Not an Election Day passes without reminders of the numerous James family who served in elected or appointed pubic office. Subverted by the reputations of the wartime guerrillas Frank & Jesse James, or the vote riggers among their James family, Sam Ralston & Samuel Hughes Woodson, most all who were duly elected or appointed served honorably.
Some still serve today with distinction, without being elected or appointed. Like the family feminists Rev. Mollie Paine-McGreevy, an Episcopal priest serving the LGBT community, or Gail McGreevy-Harmon, who still fights today’s political battles as an attorney for Planned Parenthood and women’s rights.
All trace their roots to the soul liberty of John M. James and his band of rebel preachers, people forced into self-exile for their belief in the personhood of liberty.
In the elections of today as well as those in the future, liberty always will need guardianship. And be assured, there always will be a James – man or woman – to keep the freedom of each person.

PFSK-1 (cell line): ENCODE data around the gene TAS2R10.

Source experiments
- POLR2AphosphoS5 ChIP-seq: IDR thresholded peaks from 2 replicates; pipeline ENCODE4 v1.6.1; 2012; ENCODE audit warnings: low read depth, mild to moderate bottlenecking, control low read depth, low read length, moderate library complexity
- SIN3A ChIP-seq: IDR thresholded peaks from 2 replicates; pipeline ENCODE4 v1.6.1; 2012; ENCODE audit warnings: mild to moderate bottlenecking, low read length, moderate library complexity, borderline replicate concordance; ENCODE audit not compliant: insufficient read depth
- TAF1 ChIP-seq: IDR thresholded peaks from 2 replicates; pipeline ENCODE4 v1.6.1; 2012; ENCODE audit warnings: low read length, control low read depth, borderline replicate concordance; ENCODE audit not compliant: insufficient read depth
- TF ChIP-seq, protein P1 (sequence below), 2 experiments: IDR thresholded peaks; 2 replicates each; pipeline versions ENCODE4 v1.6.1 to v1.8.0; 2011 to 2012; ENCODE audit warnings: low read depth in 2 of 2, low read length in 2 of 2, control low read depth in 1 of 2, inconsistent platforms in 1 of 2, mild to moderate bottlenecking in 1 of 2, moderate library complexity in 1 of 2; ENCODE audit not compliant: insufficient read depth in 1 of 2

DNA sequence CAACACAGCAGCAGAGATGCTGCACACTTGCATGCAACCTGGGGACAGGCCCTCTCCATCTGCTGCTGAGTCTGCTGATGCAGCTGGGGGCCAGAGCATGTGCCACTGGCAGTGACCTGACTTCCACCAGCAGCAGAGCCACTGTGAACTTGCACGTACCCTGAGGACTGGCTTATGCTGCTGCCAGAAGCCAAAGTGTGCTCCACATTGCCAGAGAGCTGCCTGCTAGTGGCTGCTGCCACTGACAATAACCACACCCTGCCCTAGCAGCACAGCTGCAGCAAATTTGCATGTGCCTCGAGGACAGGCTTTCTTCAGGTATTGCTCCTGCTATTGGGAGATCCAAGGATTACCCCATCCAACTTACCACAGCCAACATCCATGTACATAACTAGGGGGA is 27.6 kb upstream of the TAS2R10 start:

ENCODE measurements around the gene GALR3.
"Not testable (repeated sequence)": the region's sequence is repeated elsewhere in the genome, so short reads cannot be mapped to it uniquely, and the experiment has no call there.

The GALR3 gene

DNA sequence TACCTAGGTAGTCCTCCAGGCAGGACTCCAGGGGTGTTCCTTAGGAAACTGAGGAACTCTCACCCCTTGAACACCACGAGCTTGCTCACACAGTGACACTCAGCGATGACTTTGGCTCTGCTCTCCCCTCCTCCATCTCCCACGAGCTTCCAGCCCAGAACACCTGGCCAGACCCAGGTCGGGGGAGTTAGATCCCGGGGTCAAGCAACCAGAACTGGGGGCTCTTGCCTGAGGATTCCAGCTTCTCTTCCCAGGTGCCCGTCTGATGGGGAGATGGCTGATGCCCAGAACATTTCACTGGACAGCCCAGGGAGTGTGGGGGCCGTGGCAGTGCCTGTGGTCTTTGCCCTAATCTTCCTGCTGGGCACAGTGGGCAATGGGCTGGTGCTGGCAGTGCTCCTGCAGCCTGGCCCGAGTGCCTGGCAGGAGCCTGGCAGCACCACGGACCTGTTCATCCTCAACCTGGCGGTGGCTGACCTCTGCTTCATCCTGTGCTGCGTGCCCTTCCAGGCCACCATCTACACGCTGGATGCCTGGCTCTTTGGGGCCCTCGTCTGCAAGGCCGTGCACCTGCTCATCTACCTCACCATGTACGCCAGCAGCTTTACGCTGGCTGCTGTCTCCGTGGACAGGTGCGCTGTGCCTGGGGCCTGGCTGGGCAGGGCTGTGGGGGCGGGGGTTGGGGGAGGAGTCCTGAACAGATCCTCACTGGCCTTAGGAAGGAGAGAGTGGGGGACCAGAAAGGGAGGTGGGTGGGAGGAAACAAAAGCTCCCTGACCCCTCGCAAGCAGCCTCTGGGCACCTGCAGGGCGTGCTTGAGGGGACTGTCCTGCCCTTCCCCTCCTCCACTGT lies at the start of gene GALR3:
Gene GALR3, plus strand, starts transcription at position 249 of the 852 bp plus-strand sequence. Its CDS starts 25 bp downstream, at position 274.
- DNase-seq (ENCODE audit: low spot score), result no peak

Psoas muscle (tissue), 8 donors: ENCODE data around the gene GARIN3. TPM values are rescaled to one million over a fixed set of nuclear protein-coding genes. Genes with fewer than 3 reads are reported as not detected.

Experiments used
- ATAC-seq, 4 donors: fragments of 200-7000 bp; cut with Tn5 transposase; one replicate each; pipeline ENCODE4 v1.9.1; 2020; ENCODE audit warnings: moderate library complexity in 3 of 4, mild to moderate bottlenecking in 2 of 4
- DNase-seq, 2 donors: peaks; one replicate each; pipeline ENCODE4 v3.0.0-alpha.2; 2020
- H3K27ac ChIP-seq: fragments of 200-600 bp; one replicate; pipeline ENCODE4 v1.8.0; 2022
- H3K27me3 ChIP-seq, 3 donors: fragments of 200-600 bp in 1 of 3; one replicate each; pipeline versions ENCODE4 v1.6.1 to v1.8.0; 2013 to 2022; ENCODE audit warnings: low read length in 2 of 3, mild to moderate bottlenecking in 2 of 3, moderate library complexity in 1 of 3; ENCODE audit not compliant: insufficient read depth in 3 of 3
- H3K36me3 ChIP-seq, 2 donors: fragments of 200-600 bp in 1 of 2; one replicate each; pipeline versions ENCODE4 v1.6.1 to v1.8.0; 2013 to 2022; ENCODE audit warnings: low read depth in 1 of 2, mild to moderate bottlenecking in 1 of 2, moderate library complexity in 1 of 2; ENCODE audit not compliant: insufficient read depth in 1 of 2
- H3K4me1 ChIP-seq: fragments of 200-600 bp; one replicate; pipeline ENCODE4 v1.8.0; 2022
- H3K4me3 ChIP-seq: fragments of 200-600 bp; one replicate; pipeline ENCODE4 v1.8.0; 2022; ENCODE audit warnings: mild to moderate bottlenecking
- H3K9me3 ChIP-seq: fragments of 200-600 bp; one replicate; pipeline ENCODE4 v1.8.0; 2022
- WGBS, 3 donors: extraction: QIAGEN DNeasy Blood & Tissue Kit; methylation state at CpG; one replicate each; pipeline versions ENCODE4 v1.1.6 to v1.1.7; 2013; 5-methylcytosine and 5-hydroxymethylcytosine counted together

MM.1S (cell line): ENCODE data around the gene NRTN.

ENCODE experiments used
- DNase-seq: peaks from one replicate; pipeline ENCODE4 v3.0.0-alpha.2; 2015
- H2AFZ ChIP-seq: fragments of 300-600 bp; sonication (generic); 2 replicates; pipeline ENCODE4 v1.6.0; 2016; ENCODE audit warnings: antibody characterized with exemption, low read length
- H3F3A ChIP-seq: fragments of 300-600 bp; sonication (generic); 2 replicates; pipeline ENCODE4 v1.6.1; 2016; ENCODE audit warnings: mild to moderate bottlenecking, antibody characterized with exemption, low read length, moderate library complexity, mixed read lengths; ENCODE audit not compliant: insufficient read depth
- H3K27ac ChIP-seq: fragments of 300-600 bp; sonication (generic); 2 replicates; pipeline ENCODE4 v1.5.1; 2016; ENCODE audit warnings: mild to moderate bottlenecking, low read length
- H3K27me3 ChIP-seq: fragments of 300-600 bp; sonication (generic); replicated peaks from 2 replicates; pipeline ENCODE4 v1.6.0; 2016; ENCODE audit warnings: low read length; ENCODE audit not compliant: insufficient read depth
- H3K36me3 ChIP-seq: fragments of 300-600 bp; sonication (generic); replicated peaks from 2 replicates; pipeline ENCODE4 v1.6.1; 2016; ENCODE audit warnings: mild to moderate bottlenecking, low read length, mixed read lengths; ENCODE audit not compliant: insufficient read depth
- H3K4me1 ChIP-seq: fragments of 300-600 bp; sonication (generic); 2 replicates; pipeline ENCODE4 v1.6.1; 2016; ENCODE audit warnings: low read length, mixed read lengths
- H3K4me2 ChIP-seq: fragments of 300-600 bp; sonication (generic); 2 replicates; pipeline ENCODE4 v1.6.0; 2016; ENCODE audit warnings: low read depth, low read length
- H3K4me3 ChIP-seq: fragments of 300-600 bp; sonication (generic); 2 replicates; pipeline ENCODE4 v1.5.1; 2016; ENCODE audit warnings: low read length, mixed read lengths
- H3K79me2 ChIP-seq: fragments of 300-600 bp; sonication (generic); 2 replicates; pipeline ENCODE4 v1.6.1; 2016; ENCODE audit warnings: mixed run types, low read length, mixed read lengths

A new line Cole family cousins have been found in Indiana. Before Lucy Cole of Woodford County, Kentucky married Jonathan Sebastian Cropper, the Cropper family’s ancestry reached back to 1685 and the birth of Ebenezer Cropper in Snow Hill, Worcester County, Maryland. After Lucy Cole Cropper died, Sebastian Cropper married Provey Dorsey of New Castle, in Henry County, KY.
Sebastian & Lucy Cole Cropper’s son, Joseph Yates Cropper born in Woodford County, married Rebecca Pollard of Shelby County. Their family lived briefly in Shelby County before moving northward to Augusta in Marion County, Indiana, John B. Cropper was born and married Candace Elizabeth Hollingsworth
The daughter of John B. and Elizabeth Hollingsworth Cropper is Goldie Edith Cropper. Goldie married William Owens of Bedford, Indiana. Their family moved to Indianapolis.
Their son, Willard Owens, served in World War II and returned home to work for General Motors until his retirement. His work for GM led him to become a painter in his retirement for the famed Indianapolis Motor Speedway.
Willard’s son is Donald Robert Owens. Donald’s wife, Kathy McHaffy, who has documented her husband’s genealogy which links him to the Cole ancestry of Frank & Jesse James.